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Monday, September 7, 2015

India-Origin Actor's Book Talks of Surrogacy, Late Parenthood

NEW DELHI:  There is an urgent need for guidelines for the "unregulated" surrogacy industry in India to protect rights and health of surrogates as well as intended parents from exploitation, says acclaimed British Indian actor and writer Meera Syal whose new novel deals with the subject.

Ms Syal was watching a documentary and her attention was caught by images of a row of poor and very pregnant Indian women sitting in what looked like the dormitory of a women's college. The programme was a revelation for her, as until that point she hadn't known that India was the world centre for surrogacy.

"I knew it was the subject I had been waiting for, for my next novel. I thought it was a perfect metaphor for exploring the complex and ever changing relationship between India and specifically Britain and for also exploring so many of the areas which currently interest me; how women feel about ageing, mothers and daughters, 'blended' families and how they work, the exploitation and ownership of women's bodies, the politics of fertility and the huge industry surrounding it and how the longing for a child can turn your life literally upside down," she says.

And thus her third novel "The House of the Hidden Mothers" was born.

Late parenthood is certainly happening a lot more across all communities as many couples delay having families for economic or career reasons, says Ms Syal, who has starred in the hit series "The Kumars at No. 42" and recently in the BBC film of David Walliams "The Boy in the Dress".

"And of course like my central character Shyama, there are the people who have second marriages and long to have a child with a new partner. At 48, this is unlikely for Shyama and even though she has a 19-year-old daughter from her first marriage, Tara, who is violently opposed to her mother's surrogacy plans, the desire for a child can be all consuming and surrogacy is one of the few options available to achieve that dream," she says.

She wanted her book to be a gripping human story, part psychological thriller as the power balance shifts between the women, and that what would be paramount is the human emotional journey rather than an "issue" book.

"I really want the reader to care about both women, see the journey from both their points of view. And also see the ripple effect on the entire family that this surrogacy journey provokes. This is why it was also important for me that Mala, the surrogate from a small rural community, is not seen as a victim but I hope comes across as a strong, vivid, intelligent woman who is only too aware of the limitations of her life and longs for something better," Ms Syal told PTI.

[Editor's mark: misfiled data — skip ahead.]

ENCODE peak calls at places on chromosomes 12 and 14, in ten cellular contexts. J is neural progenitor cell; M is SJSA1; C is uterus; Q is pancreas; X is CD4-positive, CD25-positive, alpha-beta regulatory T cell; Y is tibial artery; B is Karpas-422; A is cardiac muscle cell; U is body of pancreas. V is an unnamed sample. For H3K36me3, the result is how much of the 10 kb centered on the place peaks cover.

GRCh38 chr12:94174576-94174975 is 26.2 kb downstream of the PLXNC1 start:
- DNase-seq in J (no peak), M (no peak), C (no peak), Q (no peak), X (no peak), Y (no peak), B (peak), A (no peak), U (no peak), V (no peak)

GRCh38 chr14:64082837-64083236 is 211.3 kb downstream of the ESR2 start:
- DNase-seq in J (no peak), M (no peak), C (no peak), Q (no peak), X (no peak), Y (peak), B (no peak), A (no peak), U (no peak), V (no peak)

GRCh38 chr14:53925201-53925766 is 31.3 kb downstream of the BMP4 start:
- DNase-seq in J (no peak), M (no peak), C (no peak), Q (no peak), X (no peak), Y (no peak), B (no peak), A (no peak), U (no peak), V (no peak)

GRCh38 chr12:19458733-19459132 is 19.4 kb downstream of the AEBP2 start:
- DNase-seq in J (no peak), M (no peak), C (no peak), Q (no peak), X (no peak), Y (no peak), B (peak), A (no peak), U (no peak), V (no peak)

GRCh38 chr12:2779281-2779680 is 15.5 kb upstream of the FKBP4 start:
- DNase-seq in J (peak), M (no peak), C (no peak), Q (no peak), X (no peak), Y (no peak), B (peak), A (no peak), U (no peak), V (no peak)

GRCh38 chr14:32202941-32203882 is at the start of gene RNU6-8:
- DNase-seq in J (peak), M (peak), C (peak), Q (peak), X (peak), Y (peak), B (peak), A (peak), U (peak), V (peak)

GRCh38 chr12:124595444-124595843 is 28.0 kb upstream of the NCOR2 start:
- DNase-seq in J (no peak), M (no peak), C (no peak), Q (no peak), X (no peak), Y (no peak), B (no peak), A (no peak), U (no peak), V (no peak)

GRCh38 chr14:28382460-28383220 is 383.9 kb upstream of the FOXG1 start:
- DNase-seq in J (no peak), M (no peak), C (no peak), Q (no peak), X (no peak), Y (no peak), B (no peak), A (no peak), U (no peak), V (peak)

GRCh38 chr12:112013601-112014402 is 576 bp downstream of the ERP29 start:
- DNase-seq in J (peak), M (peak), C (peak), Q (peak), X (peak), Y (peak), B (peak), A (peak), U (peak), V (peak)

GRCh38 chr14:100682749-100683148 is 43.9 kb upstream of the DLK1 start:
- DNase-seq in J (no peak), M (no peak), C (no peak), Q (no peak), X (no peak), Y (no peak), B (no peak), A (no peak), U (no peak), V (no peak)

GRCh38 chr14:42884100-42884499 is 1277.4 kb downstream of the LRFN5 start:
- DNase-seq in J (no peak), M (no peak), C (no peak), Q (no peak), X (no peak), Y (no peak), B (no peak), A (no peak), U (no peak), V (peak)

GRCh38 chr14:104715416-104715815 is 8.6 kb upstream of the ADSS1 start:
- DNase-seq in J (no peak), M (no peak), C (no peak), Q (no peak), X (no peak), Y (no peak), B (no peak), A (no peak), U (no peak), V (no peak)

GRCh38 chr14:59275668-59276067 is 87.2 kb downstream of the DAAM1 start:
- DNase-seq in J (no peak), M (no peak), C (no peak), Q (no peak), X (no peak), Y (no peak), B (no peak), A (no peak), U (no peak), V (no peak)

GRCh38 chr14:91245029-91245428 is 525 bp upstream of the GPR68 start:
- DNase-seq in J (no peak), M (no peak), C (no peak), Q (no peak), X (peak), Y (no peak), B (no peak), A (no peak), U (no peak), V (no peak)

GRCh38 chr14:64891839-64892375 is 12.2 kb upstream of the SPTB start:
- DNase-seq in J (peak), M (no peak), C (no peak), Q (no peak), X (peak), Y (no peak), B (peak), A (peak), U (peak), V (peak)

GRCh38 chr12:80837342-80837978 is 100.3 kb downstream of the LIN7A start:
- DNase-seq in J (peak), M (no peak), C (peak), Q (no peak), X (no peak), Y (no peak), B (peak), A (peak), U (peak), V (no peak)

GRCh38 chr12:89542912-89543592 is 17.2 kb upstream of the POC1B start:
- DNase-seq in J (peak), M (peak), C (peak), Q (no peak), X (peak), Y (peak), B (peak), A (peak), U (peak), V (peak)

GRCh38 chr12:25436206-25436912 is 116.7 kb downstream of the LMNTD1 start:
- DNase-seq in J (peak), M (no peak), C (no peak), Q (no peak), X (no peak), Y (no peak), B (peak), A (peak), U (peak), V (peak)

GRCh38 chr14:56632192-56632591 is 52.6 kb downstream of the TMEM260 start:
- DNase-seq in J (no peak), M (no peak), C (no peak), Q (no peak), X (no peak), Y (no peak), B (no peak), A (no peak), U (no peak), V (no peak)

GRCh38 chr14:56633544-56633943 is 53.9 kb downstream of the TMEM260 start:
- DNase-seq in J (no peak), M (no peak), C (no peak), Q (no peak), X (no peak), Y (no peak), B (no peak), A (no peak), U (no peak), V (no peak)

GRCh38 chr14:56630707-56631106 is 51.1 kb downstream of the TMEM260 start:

She says there is a reason India's surrogacy industry is the largest in the world, it's at the moment unregulated and significantly cheaper than mo st other countries and there are rightly real concerns about how some areas of it are being run, specifically when it comes to the treatment of the surrogate women themselves who are inevitably poor and often illiterate.

"Why else would such a woman offer her womb for hire unless she had nothing else of worth to sell? However, it is not going to go away, whilst there are wealthy infertile couples and poorer fertile women for hire so the least one can hope is that there are worldwide regulations and guidelines put in place to protect the rights and health of the surrogates," he suggests.

She says lack of regulations has put poor Indian women at the risk of being exploited or lured by money to lend their wombs.

"The bald fact is, Indian women are paid far less than their Western counterparts for the same service and have much less protection: there is a need for international consultation and guidelines to try and make the system as fair as possible for the surrogates and also for the intended parents who can also be exploited too."

"The House of the Hidden Mothers", published by Penguin Random House, has come 16 years after "Life Isn't All Ha Ha Hee Hee". Her first novel was "Anita and Me" (a national curriculum set text).

"I started researching the novel in early 2013.The research took about 6 months in all and although I didn't visit any clinics in India, I did talk to professionals here (London) who have worked in Indian clinics and the most invaluable insights came from a couple I found through mutual friends.

"They have had 2 children via Indian surrogates so they had copious knowledge and experience of the system. Interestingly it is amazing how much you can find out online as for many couples outside India seeking an Indian surrogate that is where most of their research and process is done. Many foreign couples do not visit India at all until the time comes to pick up their baby," she says.


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